by Pamela Young, Published August 13, 2009
YPSILANTI — When Frank Fedel joined Eastern Michigan University's orthotics and prosthetics master’s degree program in 2003, he was surprised by the lack of hard data that could show whether a prosthetic worked the way it was meant to.
"I wanted to see something that said, 'OK, we're making a difference,'" said Fedel, an exercise science lecturer at EMU. "I come from a medical background (cardiac rehabilitation) where we needed to document that we had an outcome at the end of it — an EKG score that was more normal, a lower heart rate. ... I thought we (in O&P) needed to move toward a more objective, outcomes-based performance model."
So Fedel joined forces with a team of engineers from College Park Industries, a company in Fraser that makes prosthetic feet, to co-invent and develop the Intelligent Prosthetic Endoskeletal Component System (iPecs) — a device that can shed new light on the forces of everyday life on amputees and their prosthetics.
Initially, iPecs will be a research tool, Fedel said. But, ultimately, he'd like to see it become as commonplace for amputees as heart rate monitors are to cardiac patients or blood sugar monitors are to diabetics. It would help those with prosthetics detect and head off potential problems as they get back to normal activities.
Thus far, College Park has tested the device in university gait labs at Northwestern and Georgia Tech. The company received a $165,000 grant from the National Institutes for Health (NIH), through the Eunice Kennedy Shriver National Institute Of Child Health & Human Development, to fund the first phase of the project. Senior research and engineering officer Mike Leydet said College Park hopes to have iPecs ready to release this fall.
"In the past, when people with an amputation walked around, you'd have a person with experience in gait analysis look at someone with an amputation as they walked around and they'd say, 'OK, you look like you're walking normally,'" Fedel said. "Or, if not, they'd try to adjust the prosthesis. But 'walking normally' is kind of a subjective thing."
To get more meaningful measurements, researchers and prostheticists use gait labs that typically involve a lot of expensive equipment — force plates mounted in the floor, camera systems and computers to run complex calculations.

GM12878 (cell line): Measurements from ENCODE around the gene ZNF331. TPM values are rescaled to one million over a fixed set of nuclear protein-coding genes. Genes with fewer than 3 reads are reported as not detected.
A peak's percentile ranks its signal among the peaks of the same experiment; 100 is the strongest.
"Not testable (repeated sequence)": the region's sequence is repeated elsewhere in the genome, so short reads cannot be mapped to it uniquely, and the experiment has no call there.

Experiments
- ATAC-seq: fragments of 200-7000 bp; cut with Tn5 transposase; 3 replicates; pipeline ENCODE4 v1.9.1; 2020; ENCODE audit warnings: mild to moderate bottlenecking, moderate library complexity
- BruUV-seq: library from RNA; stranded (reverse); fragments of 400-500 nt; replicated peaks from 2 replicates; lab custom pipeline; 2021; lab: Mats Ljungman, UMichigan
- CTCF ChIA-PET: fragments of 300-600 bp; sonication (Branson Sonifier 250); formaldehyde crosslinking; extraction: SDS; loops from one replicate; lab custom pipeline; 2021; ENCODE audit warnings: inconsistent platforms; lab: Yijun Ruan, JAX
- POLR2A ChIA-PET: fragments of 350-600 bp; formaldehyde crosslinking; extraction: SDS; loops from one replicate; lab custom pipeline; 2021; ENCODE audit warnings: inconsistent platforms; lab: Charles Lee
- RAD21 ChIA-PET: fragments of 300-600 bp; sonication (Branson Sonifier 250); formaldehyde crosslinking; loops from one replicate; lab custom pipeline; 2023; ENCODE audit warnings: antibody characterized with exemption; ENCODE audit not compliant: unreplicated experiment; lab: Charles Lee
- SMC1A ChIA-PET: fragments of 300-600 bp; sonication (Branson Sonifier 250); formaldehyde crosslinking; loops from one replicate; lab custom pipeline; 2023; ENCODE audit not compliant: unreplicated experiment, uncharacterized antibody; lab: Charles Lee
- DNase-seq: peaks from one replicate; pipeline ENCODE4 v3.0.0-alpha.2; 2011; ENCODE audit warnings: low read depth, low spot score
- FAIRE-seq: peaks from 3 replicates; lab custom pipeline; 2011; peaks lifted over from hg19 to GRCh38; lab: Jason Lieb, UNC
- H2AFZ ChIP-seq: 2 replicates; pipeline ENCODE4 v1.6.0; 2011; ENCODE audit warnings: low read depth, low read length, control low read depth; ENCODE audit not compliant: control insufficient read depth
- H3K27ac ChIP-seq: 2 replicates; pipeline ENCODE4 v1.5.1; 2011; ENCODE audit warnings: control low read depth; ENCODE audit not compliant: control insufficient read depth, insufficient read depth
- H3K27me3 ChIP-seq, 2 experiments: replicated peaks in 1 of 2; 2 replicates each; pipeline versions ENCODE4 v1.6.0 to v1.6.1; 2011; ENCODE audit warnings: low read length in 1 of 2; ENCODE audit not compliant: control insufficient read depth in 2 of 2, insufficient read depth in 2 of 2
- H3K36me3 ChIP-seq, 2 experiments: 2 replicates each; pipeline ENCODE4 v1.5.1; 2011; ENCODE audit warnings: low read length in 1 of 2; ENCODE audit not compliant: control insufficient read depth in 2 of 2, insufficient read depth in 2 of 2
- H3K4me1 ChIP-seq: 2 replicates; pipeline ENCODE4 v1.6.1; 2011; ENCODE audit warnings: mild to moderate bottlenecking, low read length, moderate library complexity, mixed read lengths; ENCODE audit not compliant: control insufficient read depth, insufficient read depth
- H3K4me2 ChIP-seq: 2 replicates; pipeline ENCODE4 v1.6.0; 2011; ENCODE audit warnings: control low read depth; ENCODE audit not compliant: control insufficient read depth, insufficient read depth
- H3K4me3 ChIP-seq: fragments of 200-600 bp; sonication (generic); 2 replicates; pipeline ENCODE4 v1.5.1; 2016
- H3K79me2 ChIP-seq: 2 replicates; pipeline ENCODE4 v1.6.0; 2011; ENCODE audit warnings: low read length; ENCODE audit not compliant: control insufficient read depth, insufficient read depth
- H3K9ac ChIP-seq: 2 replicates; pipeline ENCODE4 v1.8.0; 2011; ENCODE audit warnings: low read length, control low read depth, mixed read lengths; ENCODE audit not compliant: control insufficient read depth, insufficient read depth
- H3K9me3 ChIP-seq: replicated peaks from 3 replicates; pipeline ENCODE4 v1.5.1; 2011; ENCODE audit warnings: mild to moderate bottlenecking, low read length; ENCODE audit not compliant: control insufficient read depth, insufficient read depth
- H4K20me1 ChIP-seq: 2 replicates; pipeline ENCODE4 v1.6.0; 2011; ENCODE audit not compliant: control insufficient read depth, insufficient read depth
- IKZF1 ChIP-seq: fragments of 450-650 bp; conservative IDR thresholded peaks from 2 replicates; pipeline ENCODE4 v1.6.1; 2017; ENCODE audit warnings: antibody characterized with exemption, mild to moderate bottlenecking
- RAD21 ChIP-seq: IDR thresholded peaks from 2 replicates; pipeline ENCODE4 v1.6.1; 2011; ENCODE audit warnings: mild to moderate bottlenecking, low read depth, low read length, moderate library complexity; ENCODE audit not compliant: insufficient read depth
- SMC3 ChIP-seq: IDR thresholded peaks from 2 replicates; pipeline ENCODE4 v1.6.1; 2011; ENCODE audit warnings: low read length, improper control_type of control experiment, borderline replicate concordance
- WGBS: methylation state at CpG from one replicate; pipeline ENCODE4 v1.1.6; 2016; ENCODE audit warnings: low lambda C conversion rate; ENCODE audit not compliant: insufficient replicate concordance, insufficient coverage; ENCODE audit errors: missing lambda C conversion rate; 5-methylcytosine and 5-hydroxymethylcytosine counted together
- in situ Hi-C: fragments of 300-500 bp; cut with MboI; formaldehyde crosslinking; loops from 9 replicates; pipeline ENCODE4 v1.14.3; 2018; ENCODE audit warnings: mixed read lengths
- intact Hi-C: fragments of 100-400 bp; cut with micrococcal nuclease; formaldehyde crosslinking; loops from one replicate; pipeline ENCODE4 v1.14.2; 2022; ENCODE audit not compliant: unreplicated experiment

The iPecs device, which is about the size of a Tim Horton's muffin, is incorporated into the prosthetic system, where it measures the force being transmitted from the ground into the person's leg. The device can monitor the position of the foot and tell which way the toes are pointing. It can reveal twisting, direction of force and other parameters that will help clinicians and researchers refine the way a prosthetic limb fits and performs. Fedel's biomechanics background helped steer iPecs' features and functions.
The idea of attaching measurement devices to prosthetics goes back to the late 1960s, Leydet said. What makes iPecs different is that it combines standard strain gauges with cell phone technology so the device can provide an accurate measurement without battery packs and wires. The device can be set up to transmit data wirelessly to a nearby computer or record it on a micro SD memory card to be downloaded later via a USB cable. Even the best gait labs, with force plates in the floor and cameras and computerized movement models, can't offer that on an everyday basis.
It's unobtrusive and, therefore, less likely to influence test results.
"iPecs provides data on every step," Leydet said. "A person can go outside the lab and collect data in a real-world environment. It's taking gait analysis beyond the lab."
The first crude version of the iPecs was cobbled together and tested in a lab at EMU.
"We thought we could hammer it out pretty easily, but there was a lot of error and drift," Leydet said. "We just didn't have a very robust design, but it was a very pivotal moment in understanding the need for accuracy and precision in measurements."
Subsequent versions have taken that accuracy and precision well beyond what the human eye can detect. Not to knock humans, but Fedel points out that, over the course of years, a small misalignment, undetectable to the human eye, could mean the difference between mobility and arthritis in an overcompensating "good" limb.
Though iPecs is being developed to use with prosthetic feet, Fedel said the device has potential in other fields, too.
In sports, it could be used to gather information about what's happening when a person tries to balance (i.e. gymnastics) or to measure the force of impact (football, boxing). In industry, the device could provide a better picture of what the body experiences during a car crash, or be combined with robotics as a sensing system.
"One of the design criteria was to make it as flexible as possible," Fedel said. "The road starts with research and now we can really see what's going on all the time."